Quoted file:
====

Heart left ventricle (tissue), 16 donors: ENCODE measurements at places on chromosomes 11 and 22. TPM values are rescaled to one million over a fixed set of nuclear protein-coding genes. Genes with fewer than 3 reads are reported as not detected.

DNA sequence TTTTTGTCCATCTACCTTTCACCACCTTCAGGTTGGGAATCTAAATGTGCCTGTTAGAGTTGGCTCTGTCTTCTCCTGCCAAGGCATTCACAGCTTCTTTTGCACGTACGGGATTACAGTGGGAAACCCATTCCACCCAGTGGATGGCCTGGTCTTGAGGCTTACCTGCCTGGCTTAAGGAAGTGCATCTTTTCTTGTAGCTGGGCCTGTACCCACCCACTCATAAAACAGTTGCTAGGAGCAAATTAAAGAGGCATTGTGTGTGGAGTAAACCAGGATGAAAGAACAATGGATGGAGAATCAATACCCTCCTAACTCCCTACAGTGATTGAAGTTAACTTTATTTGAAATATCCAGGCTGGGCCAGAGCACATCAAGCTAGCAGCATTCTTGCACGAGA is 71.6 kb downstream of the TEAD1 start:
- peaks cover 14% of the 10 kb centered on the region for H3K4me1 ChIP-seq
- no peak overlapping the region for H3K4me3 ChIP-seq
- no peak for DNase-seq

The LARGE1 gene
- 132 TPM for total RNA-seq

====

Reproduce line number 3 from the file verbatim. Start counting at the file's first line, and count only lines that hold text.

- peaks cover 14% of the 10 kb centered on the region for H3K4me1 ChIP-seq